Approaching this passage as 21st century consumers and entrepreneurs, we would have wanted to collect more than what we needed so we could sell the extras to those who failed to gather enough, thereby making a profit. But God made it impossible for the Israelites to do so. Those who tried to hoard more of their share of the manna found that in the end, when it was all measured out, they had no more than those who had gathered little. And those who tried to stockpile it and keep some until the next day found that by the next morning it had spoiled. 

The only exception was the day before Sabbath. On Friday mornings they people were instructed to gather twice as much as they needed so they wouldn’t have to go out and gather manna on the Sabbath. 

Sure enough, they found that the manna didn’t even fall from the sky on Saturday mornings. Even God rested on the Sabbath.

And so God involved them. And everyone had just enough, but nothing more. Through this they learned to depend on God, to trust God, to work hard, and to look out for one another.

The Vineyard Owner

In the book of Matthew we see a story that has many parallels. Jesus tells a parable about day laborers who are waiting around for odd jobs to do. Standing in the Home Depot parking lot, waiting for someone to come along and hire them for the day. 

One particular vineyard owner came along early in the morning and hired several of the laborers, providing them with a full day’s work harvesting in his vineyard.  He came back a few hours later and hired more, and then again at noon and 3pm and did the same.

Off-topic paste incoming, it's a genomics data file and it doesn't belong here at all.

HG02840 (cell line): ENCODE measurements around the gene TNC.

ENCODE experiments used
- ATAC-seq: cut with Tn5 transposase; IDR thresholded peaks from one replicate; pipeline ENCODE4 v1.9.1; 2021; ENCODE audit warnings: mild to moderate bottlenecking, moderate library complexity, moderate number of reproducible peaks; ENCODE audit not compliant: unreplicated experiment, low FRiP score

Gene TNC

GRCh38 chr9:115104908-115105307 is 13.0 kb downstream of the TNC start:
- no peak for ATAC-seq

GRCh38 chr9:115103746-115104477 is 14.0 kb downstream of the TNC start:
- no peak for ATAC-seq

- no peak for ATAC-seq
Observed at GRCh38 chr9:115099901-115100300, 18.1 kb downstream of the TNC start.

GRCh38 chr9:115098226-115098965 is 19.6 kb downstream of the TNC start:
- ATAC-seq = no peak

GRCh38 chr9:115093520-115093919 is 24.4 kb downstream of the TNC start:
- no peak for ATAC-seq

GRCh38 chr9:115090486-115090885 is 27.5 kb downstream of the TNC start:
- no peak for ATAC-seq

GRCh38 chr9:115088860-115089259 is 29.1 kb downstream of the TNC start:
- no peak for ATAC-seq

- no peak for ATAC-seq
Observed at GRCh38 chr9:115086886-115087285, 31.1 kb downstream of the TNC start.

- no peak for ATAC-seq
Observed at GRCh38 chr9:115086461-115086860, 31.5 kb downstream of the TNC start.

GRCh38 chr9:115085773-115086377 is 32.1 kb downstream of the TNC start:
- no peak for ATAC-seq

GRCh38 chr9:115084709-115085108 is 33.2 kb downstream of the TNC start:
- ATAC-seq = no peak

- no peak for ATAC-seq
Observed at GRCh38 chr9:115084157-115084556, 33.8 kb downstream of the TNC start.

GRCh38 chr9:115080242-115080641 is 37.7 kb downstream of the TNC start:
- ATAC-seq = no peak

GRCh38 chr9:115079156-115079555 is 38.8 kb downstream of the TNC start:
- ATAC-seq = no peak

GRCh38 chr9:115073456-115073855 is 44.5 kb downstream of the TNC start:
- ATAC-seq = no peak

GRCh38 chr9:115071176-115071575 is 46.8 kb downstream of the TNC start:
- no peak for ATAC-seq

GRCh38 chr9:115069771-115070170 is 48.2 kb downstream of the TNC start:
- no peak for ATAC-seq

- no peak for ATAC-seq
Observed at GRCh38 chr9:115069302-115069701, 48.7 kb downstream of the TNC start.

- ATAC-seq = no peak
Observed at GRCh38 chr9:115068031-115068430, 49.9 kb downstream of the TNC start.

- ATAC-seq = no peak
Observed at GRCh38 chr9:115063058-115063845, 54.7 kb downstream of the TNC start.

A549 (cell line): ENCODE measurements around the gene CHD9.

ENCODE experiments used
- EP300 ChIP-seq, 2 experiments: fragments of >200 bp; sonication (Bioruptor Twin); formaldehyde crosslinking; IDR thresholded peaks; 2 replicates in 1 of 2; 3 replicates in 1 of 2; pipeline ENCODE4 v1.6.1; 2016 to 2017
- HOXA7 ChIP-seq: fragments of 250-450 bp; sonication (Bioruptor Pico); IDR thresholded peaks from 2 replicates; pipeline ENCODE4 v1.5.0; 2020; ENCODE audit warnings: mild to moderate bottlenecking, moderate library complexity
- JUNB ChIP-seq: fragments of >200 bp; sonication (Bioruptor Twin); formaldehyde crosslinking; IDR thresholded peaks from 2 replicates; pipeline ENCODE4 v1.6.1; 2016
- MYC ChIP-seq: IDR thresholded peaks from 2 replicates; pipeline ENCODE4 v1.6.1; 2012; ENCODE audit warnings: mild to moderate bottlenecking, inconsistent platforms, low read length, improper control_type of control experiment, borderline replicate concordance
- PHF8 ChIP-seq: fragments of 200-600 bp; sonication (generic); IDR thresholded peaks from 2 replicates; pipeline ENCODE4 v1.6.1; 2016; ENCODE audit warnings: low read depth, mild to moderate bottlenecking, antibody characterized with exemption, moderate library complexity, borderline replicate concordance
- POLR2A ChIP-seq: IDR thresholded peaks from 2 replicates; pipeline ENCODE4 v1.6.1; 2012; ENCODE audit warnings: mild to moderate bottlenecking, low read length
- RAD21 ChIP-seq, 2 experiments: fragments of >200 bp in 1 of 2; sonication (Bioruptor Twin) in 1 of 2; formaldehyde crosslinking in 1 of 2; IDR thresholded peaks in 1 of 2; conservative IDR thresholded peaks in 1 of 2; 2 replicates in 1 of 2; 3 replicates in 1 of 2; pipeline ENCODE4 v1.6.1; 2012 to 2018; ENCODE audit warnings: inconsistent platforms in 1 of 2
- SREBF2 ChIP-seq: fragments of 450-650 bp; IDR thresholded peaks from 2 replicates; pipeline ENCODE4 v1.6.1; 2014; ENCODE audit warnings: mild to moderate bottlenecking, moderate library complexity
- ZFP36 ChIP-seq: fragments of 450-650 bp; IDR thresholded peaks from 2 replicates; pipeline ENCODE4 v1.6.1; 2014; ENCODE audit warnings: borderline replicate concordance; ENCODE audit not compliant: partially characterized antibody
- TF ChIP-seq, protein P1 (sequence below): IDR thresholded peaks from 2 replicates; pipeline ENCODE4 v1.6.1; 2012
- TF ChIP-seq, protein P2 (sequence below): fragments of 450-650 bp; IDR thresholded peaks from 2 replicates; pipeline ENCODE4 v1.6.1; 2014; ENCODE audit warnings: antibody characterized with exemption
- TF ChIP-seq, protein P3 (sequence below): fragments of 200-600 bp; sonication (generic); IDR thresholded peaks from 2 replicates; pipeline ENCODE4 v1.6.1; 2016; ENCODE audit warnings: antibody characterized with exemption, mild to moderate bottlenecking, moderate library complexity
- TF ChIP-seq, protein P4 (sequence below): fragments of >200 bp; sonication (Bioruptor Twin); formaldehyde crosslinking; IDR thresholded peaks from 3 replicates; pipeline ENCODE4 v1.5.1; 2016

And then, at around 5pm, an hour before closing time, he came back and hired the last few laborers. 

When it was time to call it a day, he called all of the day-laborers together and paid each of them, no matter how long they had worked, a full day’s wage. 

Those who had worked only an hour were undoubtedly ecstatic. Getting paid a full day’s wage to work only an hour or so was unheard of! They were no doubt grateful for the abundant generosity of the owner who paid them way more than they deserved.

Those who were hired at noon and 3pm were probably pleased, but also somewhat confused. They looked at those who had been working all day and were happy that they got paid the same as them. But they glanced sideways at those who had only worked for an hour and wondered why they were paid the same amount?

But then of course there were the workers who have been working since before the sun came up. They were enraged. Why were they given the same amount as those who were hired later in the day?  Why wouldn’t the owner of the vineyard pay them two, three or even four times as much? What was the point of them laboring so hard all day when those who had lounged around for most of the day were paid the same as them?

Now of course Jesus’s parable was not intended to be an instruction manual for HR personnel, although there could be some interesting implications for those of us who are employers! But the money that the vineyard owner pays the workers in this parable is symbolic of salvation and mercy and forgiveness. Those who experience deathbed conversions receive the same mercy and grace and forgiveness as those of us who were placed on the cradle roll when we were born. To those who work hard for Jesus all their lives it may not seem fair.

What Is God Doing?

The question that comes up in response to this parable is the same question that the Israelites asked when they saw the flaky substance on the ground that God had rained down out of the sky: “What is it?” What is God doing?